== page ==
Russia-Ukraine war: Recent News

Russia’s invasion of Ukraine is putting pressure on Egypt’s economy, raising concerns about popular discontent in the Middle East’s most populous country.

The Egyptian pound fell more than 11% on Monday, while the country’s central bank raised key interest rates by a whopping 100 basis points in a surprise meeting, the first rate increase since 2017. Analysts expect the bank to raise interest rates at the scheduled meeting. For Thursday.

In a statement, the central bank said it was responding to “global inflationary pressures” with supply chain disruptions and rising commodity prices. Annual headline inflation in Egypt hit 8.8% in February, according to the central bank.

“These pressures have increased with the recent Russia-Ukraine conflict,” the bank said.

Egypt is the world’s largest wheat importer, particularly vulnerable to the shock of the war in Ukraine. Tens of thousands of Egyptians rely on subsidized bread, with Egypt receiving 85% of its wheat from Ukraine and Russia.

Last week the Egyptian government imposed new price restrictions on non-subsidized bread. The government on Monday set prices ranging from half a pound to a pound per loaf depending on the type of bread.

The price of bread is a major political issue in Egypt. Food inflation is seen as one of the broader conditions that led to the 2011 uprising that ousted former President Hosni Mubarak.

Egypt’s vast economy has grown in recent years, but the living standards of most of Egypt’s 100 million people have plummeted as a result of the government’s austerity measures in conjunction with the IMF loan program launched in 2016.

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Foreign investors have withdrawn from Egypt since Russia launched its invasion of Ukraine last month, fearing how the war could affect the Egyptian economy. Egypt is also facing a loss of revenue from Russian and Ukrainian tourists, the main source of foreign exchange.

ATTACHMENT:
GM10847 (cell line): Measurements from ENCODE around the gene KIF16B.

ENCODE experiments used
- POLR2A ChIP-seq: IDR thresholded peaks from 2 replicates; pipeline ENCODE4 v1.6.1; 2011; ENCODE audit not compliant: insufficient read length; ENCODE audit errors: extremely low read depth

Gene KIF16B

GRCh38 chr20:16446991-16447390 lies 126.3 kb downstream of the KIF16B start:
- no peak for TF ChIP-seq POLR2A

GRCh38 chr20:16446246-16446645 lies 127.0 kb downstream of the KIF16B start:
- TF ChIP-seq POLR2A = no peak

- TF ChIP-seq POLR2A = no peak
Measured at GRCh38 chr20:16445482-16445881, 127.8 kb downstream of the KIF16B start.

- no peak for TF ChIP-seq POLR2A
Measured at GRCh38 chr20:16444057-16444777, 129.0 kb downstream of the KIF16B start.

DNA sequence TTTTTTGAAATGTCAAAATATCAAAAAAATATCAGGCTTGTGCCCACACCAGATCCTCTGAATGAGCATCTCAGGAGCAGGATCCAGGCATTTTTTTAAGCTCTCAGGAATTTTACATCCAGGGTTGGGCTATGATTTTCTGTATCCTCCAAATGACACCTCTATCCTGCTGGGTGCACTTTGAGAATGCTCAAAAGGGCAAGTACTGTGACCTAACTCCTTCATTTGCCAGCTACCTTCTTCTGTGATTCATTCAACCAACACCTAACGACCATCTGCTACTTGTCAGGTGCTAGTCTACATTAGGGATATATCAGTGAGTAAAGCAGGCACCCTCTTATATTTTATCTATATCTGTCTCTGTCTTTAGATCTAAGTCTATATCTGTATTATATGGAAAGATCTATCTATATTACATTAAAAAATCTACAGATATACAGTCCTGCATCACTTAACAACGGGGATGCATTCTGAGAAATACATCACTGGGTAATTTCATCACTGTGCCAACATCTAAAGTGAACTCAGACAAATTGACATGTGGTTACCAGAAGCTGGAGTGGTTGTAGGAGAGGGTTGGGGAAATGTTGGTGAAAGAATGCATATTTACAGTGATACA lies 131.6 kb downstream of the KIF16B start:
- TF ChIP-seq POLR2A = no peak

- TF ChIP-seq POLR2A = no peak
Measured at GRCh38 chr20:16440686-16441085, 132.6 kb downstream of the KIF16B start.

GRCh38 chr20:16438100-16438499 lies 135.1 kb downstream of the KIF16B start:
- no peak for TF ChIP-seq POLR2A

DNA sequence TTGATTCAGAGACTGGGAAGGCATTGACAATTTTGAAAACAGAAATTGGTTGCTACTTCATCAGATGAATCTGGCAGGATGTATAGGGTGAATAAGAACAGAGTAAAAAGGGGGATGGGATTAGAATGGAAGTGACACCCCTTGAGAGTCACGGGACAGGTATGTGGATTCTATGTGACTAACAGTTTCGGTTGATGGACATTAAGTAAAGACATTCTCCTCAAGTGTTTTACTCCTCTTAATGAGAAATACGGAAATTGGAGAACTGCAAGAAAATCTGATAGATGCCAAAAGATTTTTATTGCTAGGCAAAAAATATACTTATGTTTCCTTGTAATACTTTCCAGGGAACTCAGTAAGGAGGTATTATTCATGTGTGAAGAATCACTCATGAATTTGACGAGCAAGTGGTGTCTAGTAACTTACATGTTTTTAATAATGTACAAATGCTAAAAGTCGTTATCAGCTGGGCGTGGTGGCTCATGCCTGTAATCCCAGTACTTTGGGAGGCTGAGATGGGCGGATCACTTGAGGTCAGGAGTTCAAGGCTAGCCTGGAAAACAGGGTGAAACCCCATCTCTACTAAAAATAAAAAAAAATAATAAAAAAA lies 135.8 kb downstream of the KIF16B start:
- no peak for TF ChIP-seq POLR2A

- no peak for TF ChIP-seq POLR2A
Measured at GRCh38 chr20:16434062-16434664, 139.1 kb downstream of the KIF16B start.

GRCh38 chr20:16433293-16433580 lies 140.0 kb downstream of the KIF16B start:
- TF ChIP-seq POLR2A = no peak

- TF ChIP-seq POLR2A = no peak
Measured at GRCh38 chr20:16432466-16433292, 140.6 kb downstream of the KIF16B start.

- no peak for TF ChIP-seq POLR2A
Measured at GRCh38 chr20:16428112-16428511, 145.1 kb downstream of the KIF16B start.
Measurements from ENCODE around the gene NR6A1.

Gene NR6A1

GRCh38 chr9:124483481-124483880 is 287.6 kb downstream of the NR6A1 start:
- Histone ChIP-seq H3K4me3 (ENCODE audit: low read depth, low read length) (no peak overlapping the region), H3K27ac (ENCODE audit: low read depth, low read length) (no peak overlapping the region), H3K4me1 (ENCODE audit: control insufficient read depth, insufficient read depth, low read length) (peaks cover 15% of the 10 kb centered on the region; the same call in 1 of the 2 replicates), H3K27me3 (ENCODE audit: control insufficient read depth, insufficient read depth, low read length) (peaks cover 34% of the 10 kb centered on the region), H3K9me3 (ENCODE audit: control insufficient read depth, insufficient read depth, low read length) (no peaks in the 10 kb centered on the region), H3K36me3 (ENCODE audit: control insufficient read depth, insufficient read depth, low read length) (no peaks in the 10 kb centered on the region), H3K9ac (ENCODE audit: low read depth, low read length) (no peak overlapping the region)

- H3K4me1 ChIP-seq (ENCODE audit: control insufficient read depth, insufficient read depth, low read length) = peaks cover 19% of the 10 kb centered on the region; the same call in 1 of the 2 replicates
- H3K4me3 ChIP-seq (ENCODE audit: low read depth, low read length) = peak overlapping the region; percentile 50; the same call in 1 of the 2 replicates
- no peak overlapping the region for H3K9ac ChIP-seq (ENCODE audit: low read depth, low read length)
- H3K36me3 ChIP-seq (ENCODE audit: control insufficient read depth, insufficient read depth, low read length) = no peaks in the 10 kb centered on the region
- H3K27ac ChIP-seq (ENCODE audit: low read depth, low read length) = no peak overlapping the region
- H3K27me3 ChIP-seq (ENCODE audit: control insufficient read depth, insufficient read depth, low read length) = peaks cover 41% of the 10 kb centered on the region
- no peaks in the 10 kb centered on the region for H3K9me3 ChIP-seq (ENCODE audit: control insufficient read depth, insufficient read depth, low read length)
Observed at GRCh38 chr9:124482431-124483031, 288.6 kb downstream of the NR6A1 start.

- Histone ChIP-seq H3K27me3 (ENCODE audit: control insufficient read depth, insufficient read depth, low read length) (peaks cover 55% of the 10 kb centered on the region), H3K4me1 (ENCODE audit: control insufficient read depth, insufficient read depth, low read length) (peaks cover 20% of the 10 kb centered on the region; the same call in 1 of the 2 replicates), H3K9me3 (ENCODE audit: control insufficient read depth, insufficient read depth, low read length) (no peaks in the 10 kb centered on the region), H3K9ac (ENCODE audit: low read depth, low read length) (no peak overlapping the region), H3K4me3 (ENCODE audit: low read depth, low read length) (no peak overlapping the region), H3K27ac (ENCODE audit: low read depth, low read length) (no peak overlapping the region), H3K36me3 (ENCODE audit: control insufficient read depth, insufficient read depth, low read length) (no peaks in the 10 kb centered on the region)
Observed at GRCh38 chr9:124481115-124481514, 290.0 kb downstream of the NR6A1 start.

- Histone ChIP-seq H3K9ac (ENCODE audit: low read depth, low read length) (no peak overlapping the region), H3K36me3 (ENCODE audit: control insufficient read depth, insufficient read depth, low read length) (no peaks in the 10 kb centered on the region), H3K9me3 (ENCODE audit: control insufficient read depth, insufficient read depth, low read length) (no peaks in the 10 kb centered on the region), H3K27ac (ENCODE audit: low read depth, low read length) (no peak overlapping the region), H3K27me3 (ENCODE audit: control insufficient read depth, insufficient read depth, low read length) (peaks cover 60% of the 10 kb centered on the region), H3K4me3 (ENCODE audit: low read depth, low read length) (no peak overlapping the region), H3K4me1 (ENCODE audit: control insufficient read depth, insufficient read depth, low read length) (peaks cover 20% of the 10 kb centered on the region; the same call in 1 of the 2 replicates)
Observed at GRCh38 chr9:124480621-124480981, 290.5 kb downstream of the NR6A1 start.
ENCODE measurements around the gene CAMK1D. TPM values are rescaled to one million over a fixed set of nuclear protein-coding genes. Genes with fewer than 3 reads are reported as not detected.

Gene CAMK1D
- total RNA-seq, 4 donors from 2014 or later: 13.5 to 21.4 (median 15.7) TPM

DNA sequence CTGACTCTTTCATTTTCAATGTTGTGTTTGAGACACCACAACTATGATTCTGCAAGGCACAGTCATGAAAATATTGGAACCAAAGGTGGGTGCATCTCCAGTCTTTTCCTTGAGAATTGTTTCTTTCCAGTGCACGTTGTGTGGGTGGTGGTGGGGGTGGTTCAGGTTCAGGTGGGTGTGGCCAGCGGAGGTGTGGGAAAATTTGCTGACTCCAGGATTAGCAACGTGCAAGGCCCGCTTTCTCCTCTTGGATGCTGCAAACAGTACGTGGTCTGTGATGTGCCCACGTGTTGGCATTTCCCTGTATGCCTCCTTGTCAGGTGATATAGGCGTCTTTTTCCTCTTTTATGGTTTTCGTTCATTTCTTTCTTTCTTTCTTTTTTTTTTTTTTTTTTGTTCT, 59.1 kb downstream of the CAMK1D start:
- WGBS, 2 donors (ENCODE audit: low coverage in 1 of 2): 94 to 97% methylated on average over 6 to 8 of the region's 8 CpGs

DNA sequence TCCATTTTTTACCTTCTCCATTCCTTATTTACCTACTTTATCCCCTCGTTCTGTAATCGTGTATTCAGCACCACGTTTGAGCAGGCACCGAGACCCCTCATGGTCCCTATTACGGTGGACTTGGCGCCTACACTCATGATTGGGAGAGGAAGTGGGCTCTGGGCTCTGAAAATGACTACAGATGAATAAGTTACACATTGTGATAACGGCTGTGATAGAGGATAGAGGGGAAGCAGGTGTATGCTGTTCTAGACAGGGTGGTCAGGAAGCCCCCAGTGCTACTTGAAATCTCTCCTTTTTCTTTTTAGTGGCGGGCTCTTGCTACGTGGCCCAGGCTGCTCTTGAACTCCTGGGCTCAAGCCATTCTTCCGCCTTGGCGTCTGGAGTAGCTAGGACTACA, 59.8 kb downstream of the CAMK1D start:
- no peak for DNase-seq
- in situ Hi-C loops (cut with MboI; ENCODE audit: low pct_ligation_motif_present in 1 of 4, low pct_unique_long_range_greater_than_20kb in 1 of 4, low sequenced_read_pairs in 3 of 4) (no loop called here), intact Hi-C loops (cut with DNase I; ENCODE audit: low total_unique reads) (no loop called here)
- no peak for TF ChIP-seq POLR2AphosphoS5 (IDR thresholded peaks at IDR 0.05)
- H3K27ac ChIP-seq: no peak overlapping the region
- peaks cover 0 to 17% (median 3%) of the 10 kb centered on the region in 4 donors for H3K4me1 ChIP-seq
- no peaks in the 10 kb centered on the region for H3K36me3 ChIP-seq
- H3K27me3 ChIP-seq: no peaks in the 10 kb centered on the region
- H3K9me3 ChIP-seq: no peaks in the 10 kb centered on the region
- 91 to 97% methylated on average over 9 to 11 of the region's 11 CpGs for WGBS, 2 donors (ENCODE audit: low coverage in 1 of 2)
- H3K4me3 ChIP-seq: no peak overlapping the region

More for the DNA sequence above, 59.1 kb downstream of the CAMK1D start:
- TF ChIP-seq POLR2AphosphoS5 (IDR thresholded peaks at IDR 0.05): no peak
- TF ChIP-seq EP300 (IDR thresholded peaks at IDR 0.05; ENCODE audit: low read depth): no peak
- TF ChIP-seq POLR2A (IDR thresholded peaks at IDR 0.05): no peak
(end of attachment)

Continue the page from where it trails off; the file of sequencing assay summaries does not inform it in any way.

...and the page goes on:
The Egyptian pound has been relatively stable for many years, according to economists and bankers, due to the intervention of Egyptian state-owned commercial banks. The government does not approve of interventions.

“People’s income does not correspond to decent living, but we do our best to improve it [economic] The situation, “President Abdel Fattah al-Sisi said in a televised statement on Sunday evening, stressing that Egypt did not face any shortage of basic commodities or wheat.

The central bank has decided to raise the overnight deposit rate, overnight lending rate and core transaction rate by 100 basis points to 9.25%, 10.25% and 9.75% respectively.

The invasion has disrupted grain exports from Ukraine via the Black Sea, raising doubts about the country’s ability to harvest the next crop.

Egypt is by no means an African country that relies heavily on Russian and Ukrainian food. According to the UN, Somalia and Benin each rely entirely on wheat imports from 2018 to 2020. Despite other wheat sources, world prices have risen since the invasion.

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